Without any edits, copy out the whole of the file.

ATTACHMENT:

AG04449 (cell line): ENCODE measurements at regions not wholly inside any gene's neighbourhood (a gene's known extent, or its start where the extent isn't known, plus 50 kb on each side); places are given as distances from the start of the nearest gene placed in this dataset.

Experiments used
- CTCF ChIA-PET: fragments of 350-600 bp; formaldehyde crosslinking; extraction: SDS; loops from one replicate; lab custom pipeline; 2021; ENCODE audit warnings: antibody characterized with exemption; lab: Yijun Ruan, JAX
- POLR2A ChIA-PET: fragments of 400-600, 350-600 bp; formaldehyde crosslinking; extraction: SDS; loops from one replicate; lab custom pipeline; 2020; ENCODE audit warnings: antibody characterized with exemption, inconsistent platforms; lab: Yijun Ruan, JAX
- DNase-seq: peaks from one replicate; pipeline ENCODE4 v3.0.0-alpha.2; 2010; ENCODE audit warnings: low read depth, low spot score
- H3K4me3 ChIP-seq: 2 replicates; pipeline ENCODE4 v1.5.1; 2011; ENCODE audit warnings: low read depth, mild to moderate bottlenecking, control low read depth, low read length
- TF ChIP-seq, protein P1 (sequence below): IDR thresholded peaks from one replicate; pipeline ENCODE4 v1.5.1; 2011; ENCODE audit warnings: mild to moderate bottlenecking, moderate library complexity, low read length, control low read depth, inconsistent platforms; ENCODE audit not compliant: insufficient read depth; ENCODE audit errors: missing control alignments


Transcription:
AG04449 (cell line): ENCODE measurements at regions not wholly inside any gene's neighbourhood (a gene's known extent, or its start where the extent isn't known, plus 50 kb on each side); places are given as distances from the start of the nearest gene placed in this dataset.

Experiments used
- CTCF ChIA-PET: fragments of 350-600 bp; formaldehyde crosslinking; extraction: SDS; loops from one replicate; lab custom pipeline; 2021; ENCODE audit warnings: antibody characterized with exemption; lab: Yijun Ruan, JAX
- POLR2A ChIA-PET: fragments of 400-600, 350-600 bp; formaldehyde crosslinking; extraction: SDS; loops from one replicate; lab custom pipeline; 2020; ENCODE audit warnings: antibody characterized with exemption, inconsistent platforms; lab: Yijun Ruan, JAX
- DNase-seq: peaks from one replicate; pipeline ENCODE4 v3.0.0-alpha.2; 2010; ENCODE audit warnings: low read depth, low spot score
- H3K4me3 ChIP-seq: 2 replicates; pipeline ENCODE4 v1.5.1; 2011; ENCODE audit warnings: low read depth, mild to moderate bottlenecking, control low read depth, low read length
- TF ChIP-seq, protein P1 (sequence below): IDR thresholded peaks from one replicate; pipeline ENCODE4 v1.5.1; 2011; ENCODE audit warnings: mild to moderate bottlenecking, moderate library complexity, low read length, control low read depth, inconsistent platforms; ENCODE audit not compliant: insufficient read depth; ENCODE audit errors: missing control alignments